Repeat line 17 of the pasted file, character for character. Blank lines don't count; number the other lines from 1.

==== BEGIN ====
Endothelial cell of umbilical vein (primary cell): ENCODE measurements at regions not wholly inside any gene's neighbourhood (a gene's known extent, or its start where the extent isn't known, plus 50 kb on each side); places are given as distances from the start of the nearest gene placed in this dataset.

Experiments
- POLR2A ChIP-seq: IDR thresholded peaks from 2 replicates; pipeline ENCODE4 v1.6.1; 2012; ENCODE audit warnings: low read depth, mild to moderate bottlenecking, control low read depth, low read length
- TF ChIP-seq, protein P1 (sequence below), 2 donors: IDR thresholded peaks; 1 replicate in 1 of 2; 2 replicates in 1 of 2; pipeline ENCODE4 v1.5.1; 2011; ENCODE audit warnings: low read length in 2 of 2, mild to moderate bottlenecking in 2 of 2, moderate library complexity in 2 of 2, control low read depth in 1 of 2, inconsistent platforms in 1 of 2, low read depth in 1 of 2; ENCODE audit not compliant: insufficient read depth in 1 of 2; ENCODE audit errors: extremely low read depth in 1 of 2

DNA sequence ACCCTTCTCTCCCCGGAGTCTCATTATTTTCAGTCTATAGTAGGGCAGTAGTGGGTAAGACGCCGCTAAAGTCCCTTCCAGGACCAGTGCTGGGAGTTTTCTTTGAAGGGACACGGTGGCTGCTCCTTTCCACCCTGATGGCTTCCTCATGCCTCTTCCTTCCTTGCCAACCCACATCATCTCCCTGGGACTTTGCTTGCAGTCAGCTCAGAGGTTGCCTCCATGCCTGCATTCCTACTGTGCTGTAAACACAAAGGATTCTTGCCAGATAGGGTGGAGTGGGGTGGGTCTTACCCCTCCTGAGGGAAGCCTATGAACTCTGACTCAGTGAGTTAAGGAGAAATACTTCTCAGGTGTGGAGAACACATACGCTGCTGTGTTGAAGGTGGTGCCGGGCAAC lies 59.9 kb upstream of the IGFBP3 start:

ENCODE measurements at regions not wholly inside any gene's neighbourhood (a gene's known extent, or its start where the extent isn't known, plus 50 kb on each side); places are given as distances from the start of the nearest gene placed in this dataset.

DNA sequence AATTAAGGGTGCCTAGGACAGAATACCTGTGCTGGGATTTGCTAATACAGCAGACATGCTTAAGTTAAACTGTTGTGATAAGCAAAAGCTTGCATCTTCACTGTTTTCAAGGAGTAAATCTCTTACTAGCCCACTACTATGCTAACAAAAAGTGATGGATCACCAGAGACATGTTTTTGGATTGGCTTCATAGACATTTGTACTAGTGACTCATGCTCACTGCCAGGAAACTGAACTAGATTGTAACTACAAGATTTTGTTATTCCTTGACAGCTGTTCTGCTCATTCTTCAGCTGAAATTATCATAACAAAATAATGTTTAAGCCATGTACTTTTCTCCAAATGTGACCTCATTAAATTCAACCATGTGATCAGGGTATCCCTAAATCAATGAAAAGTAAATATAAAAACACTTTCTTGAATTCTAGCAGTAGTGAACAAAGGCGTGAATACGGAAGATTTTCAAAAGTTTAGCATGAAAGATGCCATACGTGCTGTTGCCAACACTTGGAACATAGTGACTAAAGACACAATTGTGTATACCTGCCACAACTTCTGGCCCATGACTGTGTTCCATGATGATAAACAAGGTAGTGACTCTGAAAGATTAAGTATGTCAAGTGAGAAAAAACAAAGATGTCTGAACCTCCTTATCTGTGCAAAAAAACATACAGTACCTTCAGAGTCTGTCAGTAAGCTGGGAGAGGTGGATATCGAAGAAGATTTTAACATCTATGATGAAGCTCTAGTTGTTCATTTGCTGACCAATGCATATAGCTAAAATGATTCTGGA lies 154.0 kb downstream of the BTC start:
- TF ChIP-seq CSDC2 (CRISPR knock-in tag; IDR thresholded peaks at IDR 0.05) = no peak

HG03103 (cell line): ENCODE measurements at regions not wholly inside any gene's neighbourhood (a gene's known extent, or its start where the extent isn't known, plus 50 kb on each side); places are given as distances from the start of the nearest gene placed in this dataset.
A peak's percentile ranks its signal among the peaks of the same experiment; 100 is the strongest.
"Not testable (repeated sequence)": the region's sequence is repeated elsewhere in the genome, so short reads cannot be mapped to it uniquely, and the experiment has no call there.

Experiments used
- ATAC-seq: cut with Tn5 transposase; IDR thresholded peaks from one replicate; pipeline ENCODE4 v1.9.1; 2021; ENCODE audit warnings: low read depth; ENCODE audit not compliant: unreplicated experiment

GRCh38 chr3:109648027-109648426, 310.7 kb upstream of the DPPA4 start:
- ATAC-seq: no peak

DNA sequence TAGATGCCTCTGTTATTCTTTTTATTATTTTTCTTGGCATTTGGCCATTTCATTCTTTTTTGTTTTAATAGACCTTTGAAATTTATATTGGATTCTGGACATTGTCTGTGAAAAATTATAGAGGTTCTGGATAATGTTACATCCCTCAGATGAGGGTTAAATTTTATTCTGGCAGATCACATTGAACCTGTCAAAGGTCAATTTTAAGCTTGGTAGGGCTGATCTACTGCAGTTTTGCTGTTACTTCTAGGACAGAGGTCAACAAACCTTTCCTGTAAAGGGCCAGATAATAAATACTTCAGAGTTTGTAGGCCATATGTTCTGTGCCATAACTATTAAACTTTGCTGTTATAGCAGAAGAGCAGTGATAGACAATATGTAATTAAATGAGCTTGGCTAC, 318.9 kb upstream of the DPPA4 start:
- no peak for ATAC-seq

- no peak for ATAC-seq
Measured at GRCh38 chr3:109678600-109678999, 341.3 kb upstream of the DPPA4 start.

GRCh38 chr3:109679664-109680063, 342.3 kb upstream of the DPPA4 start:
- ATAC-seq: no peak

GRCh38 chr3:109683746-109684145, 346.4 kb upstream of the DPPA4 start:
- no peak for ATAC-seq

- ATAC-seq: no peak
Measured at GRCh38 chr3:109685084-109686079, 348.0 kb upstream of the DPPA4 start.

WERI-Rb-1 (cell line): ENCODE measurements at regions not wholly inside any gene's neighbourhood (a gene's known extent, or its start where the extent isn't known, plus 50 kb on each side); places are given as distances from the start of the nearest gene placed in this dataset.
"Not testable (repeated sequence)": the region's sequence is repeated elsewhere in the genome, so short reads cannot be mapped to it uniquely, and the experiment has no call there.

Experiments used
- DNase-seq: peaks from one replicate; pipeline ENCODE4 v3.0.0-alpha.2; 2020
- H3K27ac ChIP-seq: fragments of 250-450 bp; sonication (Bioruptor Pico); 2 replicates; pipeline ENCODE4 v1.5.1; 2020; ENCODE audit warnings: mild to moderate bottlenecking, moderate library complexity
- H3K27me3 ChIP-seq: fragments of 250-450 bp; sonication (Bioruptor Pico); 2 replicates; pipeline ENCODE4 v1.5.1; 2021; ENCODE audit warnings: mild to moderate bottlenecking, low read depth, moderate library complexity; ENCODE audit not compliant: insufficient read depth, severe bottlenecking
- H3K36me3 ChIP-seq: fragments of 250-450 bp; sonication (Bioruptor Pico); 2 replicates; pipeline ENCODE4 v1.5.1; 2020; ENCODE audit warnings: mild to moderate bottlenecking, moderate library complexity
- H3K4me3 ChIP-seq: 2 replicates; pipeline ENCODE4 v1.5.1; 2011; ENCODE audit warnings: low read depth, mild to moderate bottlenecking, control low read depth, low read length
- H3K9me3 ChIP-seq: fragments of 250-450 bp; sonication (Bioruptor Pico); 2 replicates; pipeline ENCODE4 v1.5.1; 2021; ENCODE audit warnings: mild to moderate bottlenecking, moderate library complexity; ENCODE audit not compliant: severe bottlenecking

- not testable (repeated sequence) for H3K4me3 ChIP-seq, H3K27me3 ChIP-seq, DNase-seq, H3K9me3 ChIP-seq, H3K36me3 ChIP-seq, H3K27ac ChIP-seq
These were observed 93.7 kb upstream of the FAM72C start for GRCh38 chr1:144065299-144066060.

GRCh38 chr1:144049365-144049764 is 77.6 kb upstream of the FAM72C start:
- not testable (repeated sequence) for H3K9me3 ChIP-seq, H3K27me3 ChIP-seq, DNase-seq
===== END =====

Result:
- no peak for ATAC-seq